Two of the three small islands facing Cannero have always appealed to people wishing to dwell there, either for peace and security, or for domination purposes: i.e. in the XV century, the cannobiese brothers Mazzardi, trying to impose their rule on the area, or in the XVI century, Ludovico Borromeo, wishing to protect his lands, and later his successors, for more peaceful purposes.
Beyond their practical significance, they are to this day an integrant part of the lake’s scenery, shifting appearance through seasons, weather and light.
Although known as “Castelli di Cannero”, they never belonged to Cannero as such and are now part of the common cultural and historical inheritance of the regions surrounding the lake, Lombardy, Piemont, Tessin and consequently Italy as well as Switzerland.
The present ruins date from the second fortress, built in 1519 by Ludovico Borromeo.
The previous one, called Malpaga, dated from the time of struggles between emperors and popes. Although probably much less impressive, its strategic position was nevertheless such, that Filippo Maria Visconti, third duke of Milan, in 1414 had to dispatch a small, but well organized army to submit the rebellious brothers and level their fortress.
About 1402-1403, the Mazzardi brothers had taken advantage of the weakness of the Milanese dukes, seized Cannobio and subsequently shaped for themselves a fief including also Traffiume and Carmine, forcing the inhabitants to render to them all services normally due to feudal lords, including building the fortress.
When the Borromeo family took over the lake area, count Ludovico’s belligerent attitude towards the emperor and his Spaniards, as well as the French, made him choose as dwelling the two small islands, where he could build a new stronghold.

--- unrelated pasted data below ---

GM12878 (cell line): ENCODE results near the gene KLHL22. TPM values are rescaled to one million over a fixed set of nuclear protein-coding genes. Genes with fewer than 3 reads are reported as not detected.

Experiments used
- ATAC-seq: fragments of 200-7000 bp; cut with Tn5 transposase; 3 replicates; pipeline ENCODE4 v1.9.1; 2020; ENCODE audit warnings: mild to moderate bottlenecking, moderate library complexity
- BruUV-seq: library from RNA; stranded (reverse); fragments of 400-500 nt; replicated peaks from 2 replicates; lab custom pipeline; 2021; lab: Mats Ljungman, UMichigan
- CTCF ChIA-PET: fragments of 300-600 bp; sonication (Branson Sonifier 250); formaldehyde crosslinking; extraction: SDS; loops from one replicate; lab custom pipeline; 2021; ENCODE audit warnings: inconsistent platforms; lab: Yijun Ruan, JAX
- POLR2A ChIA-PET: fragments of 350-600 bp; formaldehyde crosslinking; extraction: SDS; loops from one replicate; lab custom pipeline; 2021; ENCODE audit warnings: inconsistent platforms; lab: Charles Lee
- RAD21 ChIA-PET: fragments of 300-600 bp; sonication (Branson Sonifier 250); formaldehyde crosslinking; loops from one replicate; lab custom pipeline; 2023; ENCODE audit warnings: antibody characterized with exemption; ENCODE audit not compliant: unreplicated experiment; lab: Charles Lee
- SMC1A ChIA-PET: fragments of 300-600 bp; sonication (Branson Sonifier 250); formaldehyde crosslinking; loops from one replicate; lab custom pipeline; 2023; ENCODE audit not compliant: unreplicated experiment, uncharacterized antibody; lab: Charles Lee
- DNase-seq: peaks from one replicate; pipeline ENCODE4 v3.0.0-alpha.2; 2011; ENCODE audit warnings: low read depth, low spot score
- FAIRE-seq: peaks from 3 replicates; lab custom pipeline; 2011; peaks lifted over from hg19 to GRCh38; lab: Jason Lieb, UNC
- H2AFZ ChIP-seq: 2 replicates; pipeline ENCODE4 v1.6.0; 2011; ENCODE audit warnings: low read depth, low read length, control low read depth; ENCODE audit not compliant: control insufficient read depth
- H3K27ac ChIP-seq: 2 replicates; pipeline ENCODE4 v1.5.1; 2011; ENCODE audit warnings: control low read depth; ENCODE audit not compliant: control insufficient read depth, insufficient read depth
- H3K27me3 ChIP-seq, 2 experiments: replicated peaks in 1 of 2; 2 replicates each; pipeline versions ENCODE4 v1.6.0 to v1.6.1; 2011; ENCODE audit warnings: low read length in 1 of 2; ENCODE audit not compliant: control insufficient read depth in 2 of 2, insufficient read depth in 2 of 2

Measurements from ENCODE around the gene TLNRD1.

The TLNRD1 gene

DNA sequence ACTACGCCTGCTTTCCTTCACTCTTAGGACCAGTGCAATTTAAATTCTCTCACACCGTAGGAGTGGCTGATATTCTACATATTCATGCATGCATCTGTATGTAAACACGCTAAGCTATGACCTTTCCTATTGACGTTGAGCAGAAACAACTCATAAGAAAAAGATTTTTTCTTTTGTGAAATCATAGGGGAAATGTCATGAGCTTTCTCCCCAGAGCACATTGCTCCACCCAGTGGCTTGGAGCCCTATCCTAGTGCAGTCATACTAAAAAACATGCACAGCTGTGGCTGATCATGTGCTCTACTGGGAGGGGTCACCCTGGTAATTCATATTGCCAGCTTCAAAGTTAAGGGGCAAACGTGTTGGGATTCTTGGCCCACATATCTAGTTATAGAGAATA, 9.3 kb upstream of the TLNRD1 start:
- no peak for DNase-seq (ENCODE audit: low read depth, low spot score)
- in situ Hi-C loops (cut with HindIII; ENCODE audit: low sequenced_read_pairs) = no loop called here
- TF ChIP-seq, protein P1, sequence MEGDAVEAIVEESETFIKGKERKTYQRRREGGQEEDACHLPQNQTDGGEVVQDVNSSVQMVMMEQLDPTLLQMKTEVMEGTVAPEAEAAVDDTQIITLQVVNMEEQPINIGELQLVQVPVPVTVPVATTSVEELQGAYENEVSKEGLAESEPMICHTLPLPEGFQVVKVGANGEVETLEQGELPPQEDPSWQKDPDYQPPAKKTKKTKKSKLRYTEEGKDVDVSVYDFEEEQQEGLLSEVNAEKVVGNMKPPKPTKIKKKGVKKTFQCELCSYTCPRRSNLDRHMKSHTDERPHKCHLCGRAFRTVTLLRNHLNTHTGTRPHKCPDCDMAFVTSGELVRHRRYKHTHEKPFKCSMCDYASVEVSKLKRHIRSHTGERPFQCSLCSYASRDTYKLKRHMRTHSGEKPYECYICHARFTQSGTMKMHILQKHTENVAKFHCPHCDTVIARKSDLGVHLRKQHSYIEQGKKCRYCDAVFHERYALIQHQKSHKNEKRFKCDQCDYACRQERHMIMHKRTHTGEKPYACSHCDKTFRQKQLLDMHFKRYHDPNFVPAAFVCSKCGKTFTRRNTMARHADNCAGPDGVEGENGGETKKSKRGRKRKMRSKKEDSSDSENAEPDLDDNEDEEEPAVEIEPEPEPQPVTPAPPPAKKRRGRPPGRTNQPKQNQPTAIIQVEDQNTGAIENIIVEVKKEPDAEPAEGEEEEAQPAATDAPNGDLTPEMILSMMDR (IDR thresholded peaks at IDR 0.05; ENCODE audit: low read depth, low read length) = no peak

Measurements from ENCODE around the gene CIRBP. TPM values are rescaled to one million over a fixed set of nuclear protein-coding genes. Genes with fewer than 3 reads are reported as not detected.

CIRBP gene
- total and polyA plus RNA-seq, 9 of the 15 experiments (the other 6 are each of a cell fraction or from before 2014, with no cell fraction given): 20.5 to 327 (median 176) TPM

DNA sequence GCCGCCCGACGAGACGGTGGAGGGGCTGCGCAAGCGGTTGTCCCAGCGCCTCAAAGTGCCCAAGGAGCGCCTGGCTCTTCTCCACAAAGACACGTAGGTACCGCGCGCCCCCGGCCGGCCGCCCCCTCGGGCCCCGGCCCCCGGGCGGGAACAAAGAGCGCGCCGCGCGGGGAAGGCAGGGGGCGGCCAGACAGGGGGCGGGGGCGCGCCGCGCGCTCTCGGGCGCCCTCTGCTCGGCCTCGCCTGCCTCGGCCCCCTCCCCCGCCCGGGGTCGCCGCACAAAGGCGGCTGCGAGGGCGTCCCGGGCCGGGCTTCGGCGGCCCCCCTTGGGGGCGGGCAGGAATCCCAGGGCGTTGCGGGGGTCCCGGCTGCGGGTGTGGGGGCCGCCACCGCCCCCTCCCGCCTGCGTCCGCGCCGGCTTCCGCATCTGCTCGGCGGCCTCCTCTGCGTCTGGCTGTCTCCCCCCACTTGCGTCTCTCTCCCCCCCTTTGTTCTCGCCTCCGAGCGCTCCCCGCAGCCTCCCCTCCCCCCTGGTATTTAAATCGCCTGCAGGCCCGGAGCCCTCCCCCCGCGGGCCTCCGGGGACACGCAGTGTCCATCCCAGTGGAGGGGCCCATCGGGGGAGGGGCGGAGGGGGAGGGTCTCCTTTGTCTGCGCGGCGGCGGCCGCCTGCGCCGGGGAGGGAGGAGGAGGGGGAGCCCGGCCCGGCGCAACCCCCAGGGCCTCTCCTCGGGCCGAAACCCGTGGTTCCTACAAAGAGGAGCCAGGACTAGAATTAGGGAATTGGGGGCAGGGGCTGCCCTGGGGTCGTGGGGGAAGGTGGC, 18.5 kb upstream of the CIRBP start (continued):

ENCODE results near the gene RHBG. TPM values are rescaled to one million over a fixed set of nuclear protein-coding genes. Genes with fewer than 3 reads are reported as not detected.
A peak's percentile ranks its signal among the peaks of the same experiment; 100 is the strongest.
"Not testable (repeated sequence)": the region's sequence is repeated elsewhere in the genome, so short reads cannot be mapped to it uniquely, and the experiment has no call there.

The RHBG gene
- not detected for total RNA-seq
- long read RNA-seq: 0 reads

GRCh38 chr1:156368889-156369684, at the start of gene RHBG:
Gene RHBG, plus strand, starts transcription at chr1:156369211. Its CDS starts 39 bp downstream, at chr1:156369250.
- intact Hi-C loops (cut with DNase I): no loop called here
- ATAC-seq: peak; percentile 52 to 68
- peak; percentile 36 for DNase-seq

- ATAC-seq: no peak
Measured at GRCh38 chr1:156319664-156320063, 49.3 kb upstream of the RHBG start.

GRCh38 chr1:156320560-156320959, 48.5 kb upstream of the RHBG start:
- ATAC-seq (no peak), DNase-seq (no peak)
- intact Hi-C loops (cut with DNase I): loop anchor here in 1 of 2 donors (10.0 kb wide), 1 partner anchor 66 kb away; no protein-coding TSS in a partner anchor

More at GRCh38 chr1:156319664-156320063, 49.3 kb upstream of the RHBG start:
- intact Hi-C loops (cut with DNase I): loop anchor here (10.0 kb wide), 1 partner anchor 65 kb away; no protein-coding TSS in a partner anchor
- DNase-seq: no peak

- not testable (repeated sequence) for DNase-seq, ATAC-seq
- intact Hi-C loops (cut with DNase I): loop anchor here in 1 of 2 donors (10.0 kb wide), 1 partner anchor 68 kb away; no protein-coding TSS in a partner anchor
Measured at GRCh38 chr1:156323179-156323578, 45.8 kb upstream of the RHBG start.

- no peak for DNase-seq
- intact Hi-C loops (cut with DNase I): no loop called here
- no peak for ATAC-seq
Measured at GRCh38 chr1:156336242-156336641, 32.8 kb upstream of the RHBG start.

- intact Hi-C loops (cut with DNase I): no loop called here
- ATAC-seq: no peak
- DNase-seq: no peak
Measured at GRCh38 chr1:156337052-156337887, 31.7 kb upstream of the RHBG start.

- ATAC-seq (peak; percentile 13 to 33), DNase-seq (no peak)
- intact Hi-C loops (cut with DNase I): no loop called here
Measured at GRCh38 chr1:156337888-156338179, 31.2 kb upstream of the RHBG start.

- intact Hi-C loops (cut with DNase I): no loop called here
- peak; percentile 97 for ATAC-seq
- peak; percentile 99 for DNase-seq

When all struggles ended, the fortress was rented out, first, in 1645 to the vicar of Cannero, who hid in it a clandestine mint (sic!), later on, to more reliable tenants bound by contract to breed rabbits or grew citrus fruits.
Since the XVIII century, the place having lost any practical interest, no real maintenance was tendered to the buildings, which started decaying, but exerted nevertheless a romantic fascination, not least on foreign travelers, such as Caroline, Princess of Wales.
In 1815, separated from the future king George IV, she considered settling down in the fortress, but ended opting for the Isola Madre, its palace being surrounded by a luxuriant park. In the following time, the ruins were used as occasional shelter by whoever chose to do so.
Their last guest of renown was Giuseppe Garibaldi. In 1848, during the wars for uniting Italy, defeated by the Austrians in Lombardy, he rested in them for a few hours on his way back to Piemont. Some decades ago, a statue of the Virgin by the sculptor Castiglioni was placed on the westernmost island, so far regrettably the only positive act in the Castelli’s modern history.